Here’s a chance to practice your French countdown skills: watch today’s successful launch of the European Space Agency’s Automated Transfer Vehicle “Johannes” on a Arianespace Ariane 5 rocket blasted off on Feb. 16, 2011, carrying the “Johannes Kepler” cargo-carrying vehicle to the International Space Station. It will take eight days for the ATV to arrive and dock to the aft end of the International Space Station’s Zvezda Service Module. This is the second of ESA’s resupply vehicles, and is loaded with about seven tons of supplies and propellant for use by the six crew members on the ISS.

After yesterday’s scrub of Johannes Kepler, NASA had said that a launch of the ATV today (Wednesday) might delay the launch of space shuttle Discovery for STS-133. However, today, NASA said that might not be the case. Officials will decide Discovery’s launch date at the Flight Readiness Review on February 18. Currently, STS-133’s launch is scheduled for Feb. 24.

Soyuz and 3 ISS Crewmembers Return Home

The Expedition 25 crew landed safely in Kazakhstan at 11:46 p.m. EST Thursday (Friday 10:46 a.m. Kazakhstan time). The trio — Doug Wheelock, Shannon Walker and Soyuz Commander Fyodor Yurchikhin — undocked in the Soyuz TMA-19 at 8:23 p.m. ending their 5-1/2 month stay at the International Space Station. Staying behind on the orbiting laboratory are Expedition 26 Commander Scott Kelly and Flight Engineers Alexander Kaleri and Oleg Skripochka.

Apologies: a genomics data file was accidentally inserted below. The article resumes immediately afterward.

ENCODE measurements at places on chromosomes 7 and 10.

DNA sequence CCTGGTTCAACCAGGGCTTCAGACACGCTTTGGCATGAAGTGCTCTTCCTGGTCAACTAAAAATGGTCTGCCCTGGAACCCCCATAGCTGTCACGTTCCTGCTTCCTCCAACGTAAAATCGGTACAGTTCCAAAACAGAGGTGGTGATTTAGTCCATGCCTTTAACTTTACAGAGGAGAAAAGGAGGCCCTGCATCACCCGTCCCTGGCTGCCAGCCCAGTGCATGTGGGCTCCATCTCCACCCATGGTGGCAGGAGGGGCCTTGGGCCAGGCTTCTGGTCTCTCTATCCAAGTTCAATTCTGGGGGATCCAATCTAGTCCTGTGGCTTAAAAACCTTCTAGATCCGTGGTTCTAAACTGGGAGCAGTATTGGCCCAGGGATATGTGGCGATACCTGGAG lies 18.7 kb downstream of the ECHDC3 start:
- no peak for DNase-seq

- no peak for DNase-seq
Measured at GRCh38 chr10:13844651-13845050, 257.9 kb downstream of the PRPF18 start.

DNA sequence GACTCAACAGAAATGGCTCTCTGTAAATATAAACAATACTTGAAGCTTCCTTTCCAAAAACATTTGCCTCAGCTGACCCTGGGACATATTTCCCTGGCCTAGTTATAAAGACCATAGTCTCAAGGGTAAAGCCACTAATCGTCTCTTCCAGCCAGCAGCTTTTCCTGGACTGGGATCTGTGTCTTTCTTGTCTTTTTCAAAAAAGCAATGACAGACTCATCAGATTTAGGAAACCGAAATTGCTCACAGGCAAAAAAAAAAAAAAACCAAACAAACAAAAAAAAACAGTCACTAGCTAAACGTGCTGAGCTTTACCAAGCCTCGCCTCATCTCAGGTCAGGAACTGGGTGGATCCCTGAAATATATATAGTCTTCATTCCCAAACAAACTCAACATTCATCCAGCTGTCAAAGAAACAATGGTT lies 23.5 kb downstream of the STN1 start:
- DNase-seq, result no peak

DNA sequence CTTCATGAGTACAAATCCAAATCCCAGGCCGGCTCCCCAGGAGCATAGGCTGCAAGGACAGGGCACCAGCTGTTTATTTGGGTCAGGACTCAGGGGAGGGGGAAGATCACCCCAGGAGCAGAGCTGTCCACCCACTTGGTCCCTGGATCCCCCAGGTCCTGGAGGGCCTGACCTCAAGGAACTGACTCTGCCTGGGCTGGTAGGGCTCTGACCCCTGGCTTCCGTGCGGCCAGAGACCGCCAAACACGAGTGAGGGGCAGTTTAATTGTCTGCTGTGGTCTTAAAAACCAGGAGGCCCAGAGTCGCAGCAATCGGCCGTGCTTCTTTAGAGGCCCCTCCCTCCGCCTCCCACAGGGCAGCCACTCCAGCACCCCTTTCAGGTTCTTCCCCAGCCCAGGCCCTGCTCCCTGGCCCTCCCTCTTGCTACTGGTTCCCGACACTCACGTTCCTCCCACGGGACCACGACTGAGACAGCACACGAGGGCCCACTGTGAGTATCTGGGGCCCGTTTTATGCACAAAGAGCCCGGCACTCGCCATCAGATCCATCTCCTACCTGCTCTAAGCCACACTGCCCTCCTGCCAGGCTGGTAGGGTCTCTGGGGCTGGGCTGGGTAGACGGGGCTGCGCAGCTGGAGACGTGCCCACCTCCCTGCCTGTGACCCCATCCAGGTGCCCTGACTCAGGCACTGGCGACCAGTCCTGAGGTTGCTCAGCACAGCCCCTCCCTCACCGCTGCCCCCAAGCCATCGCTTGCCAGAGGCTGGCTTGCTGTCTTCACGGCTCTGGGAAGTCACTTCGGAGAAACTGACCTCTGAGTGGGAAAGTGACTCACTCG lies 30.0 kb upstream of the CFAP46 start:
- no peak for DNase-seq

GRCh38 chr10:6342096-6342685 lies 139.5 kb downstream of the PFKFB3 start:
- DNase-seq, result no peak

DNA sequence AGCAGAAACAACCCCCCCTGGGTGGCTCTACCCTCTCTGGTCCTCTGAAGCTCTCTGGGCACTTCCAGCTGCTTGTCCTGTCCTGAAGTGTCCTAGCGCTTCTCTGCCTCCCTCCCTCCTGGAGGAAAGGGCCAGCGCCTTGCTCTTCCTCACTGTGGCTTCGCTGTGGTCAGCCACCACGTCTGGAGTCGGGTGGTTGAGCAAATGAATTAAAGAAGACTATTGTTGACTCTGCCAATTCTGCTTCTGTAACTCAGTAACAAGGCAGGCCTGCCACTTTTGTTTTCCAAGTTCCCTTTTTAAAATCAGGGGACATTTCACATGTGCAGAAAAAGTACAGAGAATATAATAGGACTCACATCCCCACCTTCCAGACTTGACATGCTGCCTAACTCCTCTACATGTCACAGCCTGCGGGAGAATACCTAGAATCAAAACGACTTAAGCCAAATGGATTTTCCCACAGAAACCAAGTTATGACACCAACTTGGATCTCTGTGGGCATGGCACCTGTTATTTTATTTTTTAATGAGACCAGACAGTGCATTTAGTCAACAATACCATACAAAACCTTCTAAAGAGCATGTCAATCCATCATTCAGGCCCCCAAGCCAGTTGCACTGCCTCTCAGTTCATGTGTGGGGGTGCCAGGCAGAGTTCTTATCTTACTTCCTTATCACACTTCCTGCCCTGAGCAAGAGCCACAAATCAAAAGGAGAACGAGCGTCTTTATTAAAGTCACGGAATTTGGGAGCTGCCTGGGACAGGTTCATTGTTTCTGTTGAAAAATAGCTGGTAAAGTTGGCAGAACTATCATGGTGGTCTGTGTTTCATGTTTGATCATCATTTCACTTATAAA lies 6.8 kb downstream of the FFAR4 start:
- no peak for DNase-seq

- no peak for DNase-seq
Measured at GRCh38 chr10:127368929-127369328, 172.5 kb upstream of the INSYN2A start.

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ISS Particle Detector Ready to Unveil Wonders of the Universe

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The Principal Investigator (P.I.) for the Alpha Magnetic Spectrometer-2 (AMS-02) experiment, Professor Samuel Ting, says that the experiment is already accruing data as it awaits its February 2011 launch date. Scheduled to fly aboard the final flight of the space shuttle Endeavour, STS-134, AMS-02 will search through cosmic rays for exotic particles, antimatter and dark matter. The experiment will be mounted to the outside of the International Space Station (ISS) and will require no spacewalks to attach.
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Flying to the Moon — From the Space Station?

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Last month the International Space Station partner agencies met to discuss the continuation of space station operations into the next decade and its use as a research laboratory. They also did a little forward thinking, and talked about some unique possibilities for the station’s future, including the potential for using the space station as a launching point to fly a manned mission around the Moon. I don’t know what our readers think, but my reactions is: this is just about the coolest idea I’ve heard in a long while! I’m having visions of a Star Trek-like space-dock, only on a smaller scale! In an article by the BBC’s Jonathan Amos, the partners said they want the ISS to become more than just a high-flying platform for doing experiments in microgravity, but also hope to see it become a testbed for the next-generation technologies and techniques needed to go beyond low-Earth orbit to explore destinations such as asteroids and Mars.